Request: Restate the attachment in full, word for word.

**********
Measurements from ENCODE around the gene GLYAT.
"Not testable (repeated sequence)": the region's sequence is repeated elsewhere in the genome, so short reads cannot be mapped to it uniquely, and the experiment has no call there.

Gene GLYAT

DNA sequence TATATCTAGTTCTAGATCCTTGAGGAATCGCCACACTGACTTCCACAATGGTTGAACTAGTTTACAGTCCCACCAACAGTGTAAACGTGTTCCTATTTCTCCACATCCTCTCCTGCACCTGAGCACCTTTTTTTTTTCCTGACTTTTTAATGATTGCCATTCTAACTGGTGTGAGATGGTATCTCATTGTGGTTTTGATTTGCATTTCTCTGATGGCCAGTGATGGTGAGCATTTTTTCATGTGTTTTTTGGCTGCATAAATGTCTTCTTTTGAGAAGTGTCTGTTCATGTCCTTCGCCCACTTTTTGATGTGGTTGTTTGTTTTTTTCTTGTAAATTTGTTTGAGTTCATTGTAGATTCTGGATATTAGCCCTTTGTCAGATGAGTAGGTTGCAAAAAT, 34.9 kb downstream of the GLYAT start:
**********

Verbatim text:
Measurements from ENCODE around the gene GLYAT.
"Not testable (repeated sequence)": the region's sequence is repeated elsewhere in the genome, so short reads cannot be mapped to it uniquely, and the experiment has no call there.

Gene GLYAT

DNA sequence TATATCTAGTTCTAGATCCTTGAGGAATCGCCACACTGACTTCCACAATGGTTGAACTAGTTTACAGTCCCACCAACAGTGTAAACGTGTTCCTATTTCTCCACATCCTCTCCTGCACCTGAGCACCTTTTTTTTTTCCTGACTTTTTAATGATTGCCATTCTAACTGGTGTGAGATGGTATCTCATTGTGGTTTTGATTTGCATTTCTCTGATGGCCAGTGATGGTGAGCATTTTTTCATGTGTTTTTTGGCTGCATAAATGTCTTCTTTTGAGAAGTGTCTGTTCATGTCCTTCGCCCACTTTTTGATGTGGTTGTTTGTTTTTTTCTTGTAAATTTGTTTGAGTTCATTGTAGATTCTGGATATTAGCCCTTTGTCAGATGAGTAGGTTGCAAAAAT, 34.9 kb downstream of the GLYAT start: